Human Immunodeficiency Virus and AIDS
Trends in HIV infection in the United States have been evolving. Beginning in the mid-1970s, HIV was transmitted primarily among homosexual and bisexual men, and AIDS was first diagnosed in this group by the early to mid-1980's. The virus entered the injection drug-using (IDU) populations in the early 1980s and rapidly spread during the decade. Limited heterosexual transmission occurred until the late 1980s. However, since 1989, the greatest proportionate increase of reported AIDS cases has been among heterosexuals, and this trend is expected to continue.31 In 1993, an estimated 750,000 persons in the United States were infected with HIV, with approximately 40,000 new infections occurring each year.31 By 1996, another approach to estimating HIV incidence and prevalence yielded an estimate of 41,000 new HIV infections annually, with between 700,000 to 800,000 prevalent HIV infections (Table 2).32 The introduction of protease inhibitors may increase the number of prevalent infections by extending the life of HIV-infected people. Approximately half of the incident infections and three-quarters of prevalent infections were considered sexually transmitted. Therefore, it appears as if the incidence of HIV has been relatively stable over the past several years. Globally, the incidence of HIV is much higher, with an estimated 6 million new HIV infections annually and more than 33 million persons currently living with HIV.33 More than 90% of global cases have been spread sexually.33
Our updated estimate of the number of annual STD infections is somewhat higher than the earlier estimate of 12 million. The cumulative number of incident infections spread sexually is more than 15 million cases per year. However, nearly 70% of that total are contributed by two infections-trichomoniasis and HPV-for which we have only level III surveillance evidence. Therefore, this point estimate is not precise; the true number could be as low as 10 million or as high as 20 million STDs annually.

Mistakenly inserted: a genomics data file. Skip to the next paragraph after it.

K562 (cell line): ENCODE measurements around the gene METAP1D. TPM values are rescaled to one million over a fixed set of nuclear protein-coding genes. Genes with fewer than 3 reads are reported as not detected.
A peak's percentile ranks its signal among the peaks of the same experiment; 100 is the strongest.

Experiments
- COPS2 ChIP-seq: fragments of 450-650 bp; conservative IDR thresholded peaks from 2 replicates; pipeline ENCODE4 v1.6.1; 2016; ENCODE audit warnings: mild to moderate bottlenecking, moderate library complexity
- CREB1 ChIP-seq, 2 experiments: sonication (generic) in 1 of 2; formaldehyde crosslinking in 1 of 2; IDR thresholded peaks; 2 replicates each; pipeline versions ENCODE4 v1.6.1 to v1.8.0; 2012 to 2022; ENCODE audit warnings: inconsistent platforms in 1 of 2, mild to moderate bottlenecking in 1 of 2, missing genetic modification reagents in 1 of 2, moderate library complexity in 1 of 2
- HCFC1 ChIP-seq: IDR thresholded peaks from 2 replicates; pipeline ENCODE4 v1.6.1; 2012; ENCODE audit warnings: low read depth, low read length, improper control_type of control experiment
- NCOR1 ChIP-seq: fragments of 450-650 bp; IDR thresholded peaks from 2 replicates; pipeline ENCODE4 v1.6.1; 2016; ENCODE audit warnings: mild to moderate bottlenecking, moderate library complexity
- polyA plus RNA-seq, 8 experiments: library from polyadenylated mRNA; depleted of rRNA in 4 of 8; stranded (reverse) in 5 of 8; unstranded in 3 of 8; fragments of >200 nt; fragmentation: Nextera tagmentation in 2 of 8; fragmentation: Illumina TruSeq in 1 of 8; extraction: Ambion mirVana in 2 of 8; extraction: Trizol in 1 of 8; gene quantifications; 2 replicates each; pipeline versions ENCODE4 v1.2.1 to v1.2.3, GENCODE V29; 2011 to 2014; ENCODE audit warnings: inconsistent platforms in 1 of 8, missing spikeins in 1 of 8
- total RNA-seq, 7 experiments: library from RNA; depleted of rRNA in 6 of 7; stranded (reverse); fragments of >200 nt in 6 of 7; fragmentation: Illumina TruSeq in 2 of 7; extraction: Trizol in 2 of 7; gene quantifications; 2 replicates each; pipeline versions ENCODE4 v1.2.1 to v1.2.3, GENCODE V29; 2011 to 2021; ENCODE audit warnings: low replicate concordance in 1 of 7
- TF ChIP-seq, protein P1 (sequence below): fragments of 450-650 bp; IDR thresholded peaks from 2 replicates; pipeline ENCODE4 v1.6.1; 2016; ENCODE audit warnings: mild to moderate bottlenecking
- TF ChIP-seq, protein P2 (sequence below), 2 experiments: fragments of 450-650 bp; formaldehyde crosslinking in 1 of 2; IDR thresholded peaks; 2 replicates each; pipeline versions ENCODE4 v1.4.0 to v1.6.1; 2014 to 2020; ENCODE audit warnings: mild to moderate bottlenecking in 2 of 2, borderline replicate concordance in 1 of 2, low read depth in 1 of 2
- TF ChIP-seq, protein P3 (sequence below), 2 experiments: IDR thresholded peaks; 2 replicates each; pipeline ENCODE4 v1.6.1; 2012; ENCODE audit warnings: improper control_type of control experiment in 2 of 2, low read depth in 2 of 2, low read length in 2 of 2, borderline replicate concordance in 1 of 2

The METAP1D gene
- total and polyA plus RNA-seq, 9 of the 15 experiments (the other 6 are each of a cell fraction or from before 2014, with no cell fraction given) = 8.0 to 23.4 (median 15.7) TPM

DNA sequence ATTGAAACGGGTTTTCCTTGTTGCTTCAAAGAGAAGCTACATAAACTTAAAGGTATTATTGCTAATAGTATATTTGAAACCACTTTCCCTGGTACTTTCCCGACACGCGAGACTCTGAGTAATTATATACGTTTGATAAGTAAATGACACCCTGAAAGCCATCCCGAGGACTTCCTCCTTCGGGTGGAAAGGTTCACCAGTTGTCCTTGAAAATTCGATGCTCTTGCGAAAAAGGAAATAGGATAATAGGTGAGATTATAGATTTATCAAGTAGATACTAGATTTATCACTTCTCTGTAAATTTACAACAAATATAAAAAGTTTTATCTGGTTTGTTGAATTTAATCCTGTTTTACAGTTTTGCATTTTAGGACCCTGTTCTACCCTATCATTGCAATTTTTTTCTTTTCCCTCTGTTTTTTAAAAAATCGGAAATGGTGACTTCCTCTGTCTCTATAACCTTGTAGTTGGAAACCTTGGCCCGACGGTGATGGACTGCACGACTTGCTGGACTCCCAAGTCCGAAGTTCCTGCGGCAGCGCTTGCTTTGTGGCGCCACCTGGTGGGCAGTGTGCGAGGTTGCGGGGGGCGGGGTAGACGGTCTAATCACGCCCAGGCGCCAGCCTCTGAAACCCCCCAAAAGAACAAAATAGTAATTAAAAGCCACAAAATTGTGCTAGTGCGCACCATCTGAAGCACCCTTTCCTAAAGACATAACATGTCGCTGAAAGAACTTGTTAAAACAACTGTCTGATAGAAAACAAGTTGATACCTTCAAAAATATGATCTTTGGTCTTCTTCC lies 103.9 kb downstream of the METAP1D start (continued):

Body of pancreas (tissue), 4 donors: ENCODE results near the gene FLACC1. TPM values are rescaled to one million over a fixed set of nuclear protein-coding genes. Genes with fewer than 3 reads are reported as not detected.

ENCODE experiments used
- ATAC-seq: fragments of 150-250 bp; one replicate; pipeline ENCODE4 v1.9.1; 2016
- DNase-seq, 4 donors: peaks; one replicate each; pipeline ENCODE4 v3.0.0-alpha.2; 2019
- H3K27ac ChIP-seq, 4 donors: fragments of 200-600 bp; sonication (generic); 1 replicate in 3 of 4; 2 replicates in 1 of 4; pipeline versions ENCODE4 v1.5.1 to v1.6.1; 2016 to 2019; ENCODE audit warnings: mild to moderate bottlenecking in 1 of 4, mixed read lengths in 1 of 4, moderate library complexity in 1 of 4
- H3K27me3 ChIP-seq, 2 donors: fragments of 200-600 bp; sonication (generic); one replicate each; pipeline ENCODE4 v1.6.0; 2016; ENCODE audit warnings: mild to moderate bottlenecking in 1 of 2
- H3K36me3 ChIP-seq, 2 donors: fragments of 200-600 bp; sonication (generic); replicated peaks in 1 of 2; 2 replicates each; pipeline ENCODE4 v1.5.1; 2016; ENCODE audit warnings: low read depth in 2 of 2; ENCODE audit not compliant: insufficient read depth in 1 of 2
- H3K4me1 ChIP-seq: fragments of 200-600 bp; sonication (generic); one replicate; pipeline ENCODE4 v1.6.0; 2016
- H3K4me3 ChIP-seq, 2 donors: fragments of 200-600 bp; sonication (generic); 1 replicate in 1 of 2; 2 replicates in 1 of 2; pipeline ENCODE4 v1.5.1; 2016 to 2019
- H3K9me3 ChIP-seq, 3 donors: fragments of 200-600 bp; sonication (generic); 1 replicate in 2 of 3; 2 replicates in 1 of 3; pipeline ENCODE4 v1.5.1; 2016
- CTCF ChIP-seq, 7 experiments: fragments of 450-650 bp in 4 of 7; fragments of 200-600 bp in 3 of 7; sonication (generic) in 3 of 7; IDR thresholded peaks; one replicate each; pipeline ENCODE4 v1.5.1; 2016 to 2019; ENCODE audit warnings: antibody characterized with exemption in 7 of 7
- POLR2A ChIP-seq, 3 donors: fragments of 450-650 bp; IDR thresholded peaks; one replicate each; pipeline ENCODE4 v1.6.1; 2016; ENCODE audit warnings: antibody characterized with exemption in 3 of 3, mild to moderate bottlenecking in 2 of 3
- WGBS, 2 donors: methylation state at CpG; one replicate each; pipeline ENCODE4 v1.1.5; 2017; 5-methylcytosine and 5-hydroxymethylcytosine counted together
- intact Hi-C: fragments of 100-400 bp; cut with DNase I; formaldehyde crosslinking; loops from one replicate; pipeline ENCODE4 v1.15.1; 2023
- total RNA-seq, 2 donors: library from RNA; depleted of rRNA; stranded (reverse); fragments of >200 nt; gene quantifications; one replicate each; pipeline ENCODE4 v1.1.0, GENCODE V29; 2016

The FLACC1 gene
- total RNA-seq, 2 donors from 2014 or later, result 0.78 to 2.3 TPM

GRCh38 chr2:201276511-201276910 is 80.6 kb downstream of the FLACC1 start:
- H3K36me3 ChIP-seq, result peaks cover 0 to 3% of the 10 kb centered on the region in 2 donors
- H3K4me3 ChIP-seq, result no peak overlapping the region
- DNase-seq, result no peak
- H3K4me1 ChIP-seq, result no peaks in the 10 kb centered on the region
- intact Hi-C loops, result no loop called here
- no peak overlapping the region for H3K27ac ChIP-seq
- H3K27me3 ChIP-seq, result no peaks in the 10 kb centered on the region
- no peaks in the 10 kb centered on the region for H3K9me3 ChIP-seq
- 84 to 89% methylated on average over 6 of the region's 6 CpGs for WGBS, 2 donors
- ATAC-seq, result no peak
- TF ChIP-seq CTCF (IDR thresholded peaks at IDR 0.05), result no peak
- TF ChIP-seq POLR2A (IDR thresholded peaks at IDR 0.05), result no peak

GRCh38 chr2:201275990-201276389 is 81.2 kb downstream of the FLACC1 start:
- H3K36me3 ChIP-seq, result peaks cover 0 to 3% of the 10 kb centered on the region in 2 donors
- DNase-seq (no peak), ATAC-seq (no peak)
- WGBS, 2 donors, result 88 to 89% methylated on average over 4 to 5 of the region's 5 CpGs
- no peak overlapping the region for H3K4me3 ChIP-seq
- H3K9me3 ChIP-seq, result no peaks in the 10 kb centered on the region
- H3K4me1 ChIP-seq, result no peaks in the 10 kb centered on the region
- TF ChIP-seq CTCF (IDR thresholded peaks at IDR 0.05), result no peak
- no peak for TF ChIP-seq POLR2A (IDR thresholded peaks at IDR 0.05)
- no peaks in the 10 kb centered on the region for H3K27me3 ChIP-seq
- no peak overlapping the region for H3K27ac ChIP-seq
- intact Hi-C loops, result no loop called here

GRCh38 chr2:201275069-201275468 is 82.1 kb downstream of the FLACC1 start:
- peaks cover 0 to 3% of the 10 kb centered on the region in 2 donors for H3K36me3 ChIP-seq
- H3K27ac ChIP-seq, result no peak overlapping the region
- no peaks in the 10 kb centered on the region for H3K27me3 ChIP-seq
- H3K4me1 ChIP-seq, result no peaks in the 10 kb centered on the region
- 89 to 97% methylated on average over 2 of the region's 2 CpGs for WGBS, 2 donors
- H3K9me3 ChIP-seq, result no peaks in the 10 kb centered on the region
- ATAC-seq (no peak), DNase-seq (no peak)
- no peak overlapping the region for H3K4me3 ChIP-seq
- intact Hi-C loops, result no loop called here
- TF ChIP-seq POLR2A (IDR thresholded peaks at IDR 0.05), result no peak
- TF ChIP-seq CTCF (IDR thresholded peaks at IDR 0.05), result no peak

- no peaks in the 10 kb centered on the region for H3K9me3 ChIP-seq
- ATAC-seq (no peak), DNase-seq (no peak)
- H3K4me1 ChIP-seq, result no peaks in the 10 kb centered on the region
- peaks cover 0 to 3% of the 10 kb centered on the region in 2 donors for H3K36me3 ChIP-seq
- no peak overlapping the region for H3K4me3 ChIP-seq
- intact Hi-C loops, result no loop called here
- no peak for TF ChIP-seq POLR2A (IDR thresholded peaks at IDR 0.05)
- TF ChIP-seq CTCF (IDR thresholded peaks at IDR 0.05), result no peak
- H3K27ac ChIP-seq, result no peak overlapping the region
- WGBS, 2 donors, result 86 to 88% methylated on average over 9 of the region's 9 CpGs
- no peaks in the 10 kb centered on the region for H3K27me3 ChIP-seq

A variety of explanations can account for the larger number of STDs. As diagnostic sensitivity improved through use of amplification techniques, we gained a greater understanding of the magnitude of asymptomatic HPV infections. Our update of new trichomonal infections, albeit extrapolated from WHO methods, also raised the total. Finally, use of serologic data from NHANES allowed better estimates of asymptomatic acquisition of HSV and HBV. These increases were only partially offset by decreases in the number of chlamydia, gonorrhea, and syphilis infections resulting from recent successes in STD control programs.
These estimates of STD incidence and prevalence represent a snapshot in time, based on the available published data. The CDC has a goal of strengthening the evidence supporting its surveillance of each STD.7 For example, a pilot study of genital chlamydia from urine samples obtained from NHANES participants suggested that reliable national prevalence estimates could be obtained.34 As the methods to detect and measure the magnitude of STDs improve, so will the precision and accuracy of these estimates. Nonetheless, as a barometer of the STD burden in the late 1990s, and as a number upon which public policy can be based, the national estimate of 15 million new STD cases annually is a useful tool.